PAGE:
In the world of knitting and crochet we have a lovely three-letter acronym - WIP (Work In Progress) - that refers to projects started but not yet completed.
I've been quite agitated recently because I have a bunch of WIPs - not just crochet projects but all sorts of other things - like the replacing the silicone around the basin (I pulled most of it off but haven't finished the scraping that needs to be done before I can replace with new), a work project I'm excited about but haven't made any progress on and a bunch of crochet WIPs and crafty projects (damn Pinterest for its project ideas!) that I haven't event started but that I want to do.
With crochet it is easy to end up with WIPs, especially if you do big projects like making a blanket. A blanket, for me, isn't something I work on all the time so while the blankie is still a WIP, I'll complete a few smaller projects. Some become bigger and they end up as WIPs too.
On Ravelry - a pattern/project/social sharing site for knitting and crochet - you can set up projects and add start and finish dates, include details like hook size, yarn type, how much yarn, money spent on yarn and photographs of your project. There's also a 'progress bar' where you can indicate how far you are - 10%, 30%, 85%.
I appreciate having a projects page because much of what I make is not for me and over time I forget about what I've made. This is a great way to see how I've spent my time.
On Monday night I completed a 'Sophie's Universe Crochet-A-Long' blanket that I started at the end of January. I haven't worked on it full time so in that respect it has actually gone quickly. Six months is not bad at all for a blanket of this size. She's big and heavy and lovely.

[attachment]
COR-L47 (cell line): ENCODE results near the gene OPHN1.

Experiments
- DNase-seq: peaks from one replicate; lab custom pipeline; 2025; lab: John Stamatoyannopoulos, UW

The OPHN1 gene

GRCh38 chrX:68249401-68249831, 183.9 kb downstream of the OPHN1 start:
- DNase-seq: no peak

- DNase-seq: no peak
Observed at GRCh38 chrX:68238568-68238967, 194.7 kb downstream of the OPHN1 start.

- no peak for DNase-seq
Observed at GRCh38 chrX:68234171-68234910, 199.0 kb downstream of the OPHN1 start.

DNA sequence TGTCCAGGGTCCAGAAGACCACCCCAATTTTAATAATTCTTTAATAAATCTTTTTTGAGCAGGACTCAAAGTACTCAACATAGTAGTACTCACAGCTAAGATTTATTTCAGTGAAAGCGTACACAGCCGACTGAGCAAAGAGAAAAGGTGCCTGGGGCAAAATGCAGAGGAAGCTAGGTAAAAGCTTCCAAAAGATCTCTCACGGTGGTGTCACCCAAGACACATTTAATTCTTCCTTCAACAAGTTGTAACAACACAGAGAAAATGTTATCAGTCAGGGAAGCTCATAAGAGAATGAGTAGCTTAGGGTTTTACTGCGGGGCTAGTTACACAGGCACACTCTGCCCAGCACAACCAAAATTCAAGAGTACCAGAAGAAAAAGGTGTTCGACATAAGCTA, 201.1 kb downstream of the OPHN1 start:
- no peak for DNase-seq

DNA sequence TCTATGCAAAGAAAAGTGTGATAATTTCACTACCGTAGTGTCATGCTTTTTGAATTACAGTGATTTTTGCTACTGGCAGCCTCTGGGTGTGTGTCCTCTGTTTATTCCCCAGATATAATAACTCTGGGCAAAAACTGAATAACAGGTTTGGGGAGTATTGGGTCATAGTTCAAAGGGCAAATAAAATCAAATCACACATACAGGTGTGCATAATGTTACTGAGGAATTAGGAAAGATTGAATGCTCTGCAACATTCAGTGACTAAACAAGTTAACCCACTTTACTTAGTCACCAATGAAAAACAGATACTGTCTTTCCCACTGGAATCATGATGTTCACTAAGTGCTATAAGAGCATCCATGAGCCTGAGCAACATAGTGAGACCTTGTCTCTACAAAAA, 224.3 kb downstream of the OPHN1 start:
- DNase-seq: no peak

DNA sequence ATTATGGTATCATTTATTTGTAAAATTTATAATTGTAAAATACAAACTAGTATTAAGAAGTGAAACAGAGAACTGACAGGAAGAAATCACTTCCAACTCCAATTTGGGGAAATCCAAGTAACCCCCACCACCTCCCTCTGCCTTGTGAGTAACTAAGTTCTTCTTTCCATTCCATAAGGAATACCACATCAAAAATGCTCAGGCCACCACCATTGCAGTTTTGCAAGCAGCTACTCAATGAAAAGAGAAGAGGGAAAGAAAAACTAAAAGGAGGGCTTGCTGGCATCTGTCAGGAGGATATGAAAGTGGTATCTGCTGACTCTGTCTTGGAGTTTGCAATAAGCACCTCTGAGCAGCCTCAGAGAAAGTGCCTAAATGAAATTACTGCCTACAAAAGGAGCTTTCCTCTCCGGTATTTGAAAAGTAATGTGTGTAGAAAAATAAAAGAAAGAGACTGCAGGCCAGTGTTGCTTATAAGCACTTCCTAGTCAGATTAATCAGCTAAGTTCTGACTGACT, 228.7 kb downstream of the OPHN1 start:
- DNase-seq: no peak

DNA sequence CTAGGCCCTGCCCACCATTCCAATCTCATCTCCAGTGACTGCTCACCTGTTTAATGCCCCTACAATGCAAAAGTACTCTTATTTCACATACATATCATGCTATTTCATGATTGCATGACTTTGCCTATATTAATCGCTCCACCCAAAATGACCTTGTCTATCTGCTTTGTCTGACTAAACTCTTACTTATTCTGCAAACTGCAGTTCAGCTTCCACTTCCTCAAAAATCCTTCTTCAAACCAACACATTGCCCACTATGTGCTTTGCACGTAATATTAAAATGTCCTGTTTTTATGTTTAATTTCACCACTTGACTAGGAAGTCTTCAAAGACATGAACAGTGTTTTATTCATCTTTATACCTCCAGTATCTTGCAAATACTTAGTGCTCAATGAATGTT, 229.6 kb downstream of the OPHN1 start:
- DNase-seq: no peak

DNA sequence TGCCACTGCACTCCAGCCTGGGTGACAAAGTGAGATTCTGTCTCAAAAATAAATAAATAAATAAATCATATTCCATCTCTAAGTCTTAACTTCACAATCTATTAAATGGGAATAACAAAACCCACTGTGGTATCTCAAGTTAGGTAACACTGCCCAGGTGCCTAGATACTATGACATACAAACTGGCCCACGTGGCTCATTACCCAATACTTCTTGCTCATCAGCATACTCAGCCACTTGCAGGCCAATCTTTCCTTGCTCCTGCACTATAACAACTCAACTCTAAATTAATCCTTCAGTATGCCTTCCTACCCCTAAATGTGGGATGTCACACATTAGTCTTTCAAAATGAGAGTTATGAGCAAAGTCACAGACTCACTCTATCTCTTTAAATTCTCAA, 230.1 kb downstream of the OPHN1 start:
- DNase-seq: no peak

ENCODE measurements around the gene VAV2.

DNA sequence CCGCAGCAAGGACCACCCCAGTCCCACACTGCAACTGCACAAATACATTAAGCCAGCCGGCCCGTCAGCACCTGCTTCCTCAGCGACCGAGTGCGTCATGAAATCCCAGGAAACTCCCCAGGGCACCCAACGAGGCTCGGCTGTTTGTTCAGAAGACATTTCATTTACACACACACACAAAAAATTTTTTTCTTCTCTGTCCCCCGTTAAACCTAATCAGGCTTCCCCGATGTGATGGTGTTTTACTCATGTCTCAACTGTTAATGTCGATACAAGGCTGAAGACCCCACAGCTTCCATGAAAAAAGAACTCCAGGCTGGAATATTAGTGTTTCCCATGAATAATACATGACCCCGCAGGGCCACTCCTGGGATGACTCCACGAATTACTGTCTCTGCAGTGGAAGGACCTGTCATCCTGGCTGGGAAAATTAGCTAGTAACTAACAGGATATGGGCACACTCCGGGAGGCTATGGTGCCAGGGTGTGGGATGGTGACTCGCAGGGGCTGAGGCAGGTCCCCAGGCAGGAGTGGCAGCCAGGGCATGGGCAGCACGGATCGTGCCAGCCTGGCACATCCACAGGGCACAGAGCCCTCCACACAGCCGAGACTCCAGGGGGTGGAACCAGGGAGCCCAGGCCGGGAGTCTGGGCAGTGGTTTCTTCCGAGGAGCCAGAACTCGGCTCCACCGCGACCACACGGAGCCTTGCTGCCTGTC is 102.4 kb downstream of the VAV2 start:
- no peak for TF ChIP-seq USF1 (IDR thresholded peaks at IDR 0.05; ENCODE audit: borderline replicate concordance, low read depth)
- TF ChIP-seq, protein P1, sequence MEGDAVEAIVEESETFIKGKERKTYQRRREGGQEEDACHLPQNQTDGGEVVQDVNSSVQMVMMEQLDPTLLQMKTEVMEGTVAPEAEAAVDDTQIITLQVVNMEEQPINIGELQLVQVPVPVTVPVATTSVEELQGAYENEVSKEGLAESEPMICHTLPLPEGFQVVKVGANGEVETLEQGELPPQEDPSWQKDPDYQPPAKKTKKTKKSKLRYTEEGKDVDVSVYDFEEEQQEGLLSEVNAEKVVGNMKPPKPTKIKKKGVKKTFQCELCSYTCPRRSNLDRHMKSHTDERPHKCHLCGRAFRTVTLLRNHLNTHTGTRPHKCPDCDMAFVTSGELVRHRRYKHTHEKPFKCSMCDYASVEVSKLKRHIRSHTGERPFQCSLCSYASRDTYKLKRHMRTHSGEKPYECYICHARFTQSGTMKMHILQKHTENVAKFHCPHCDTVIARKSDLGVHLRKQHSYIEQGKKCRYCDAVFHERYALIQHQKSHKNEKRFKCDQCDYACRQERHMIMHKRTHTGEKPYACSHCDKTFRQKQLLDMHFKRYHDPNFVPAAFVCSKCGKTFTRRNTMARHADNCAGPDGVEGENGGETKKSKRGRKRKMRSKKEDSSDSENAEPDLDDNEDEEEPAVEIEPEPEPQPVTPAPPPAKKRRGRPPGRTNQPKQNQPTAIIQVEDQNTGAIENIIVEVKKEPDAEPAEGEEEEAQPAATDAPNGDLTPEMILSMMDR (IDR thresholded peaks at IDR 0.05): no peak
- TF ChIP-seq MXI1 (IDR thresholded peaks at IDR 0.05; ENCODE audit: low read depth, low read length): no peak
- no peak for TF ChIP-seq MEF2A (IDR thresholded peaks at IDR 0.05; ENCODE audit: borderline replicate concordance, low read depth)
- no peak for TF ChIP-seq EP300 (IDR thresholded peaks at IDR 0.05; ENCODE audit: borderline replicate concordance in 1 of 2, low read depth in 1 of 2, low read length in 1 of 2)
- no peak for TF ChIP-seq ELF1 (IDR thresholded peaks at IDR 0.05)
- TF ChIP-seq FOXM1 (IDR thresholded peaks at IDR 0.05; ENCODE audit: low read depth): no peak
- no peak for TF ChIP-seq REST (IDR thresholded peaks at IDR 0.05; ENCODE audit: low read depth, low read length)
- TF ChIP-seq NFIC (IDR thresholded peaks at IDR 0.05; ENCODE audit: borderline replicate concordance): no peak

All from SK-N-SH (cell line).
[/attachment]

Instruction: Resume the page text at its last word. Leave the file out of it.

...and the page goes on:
The past two weeks have been all about finishing Sophie to free me up to work on Stella's blankie and also to start a Corner-2-Corner blanket. I've got the yarn for both of these projects.
There's a distinct satisfaction in completing a WIP and on Monday night when I changed my project status on Ravelry from WIP to completed I breathed a sigh of relief.
It isn't just in crochet that I have a WIP issue. I like to think of home and work tasks of projects - displayed like my Ravelry projects - that I can monitor and gauge in terms of time, materials, cost, outcome and progress. I have a dozen home and work tasks not even begun as well as those not yet completed.
I'm on a mission to complete WIPs. Finishing a project takes it off the to do list and brings with it a sense of satisfaction and accomplishment. And it frees up time and energy to start new projects.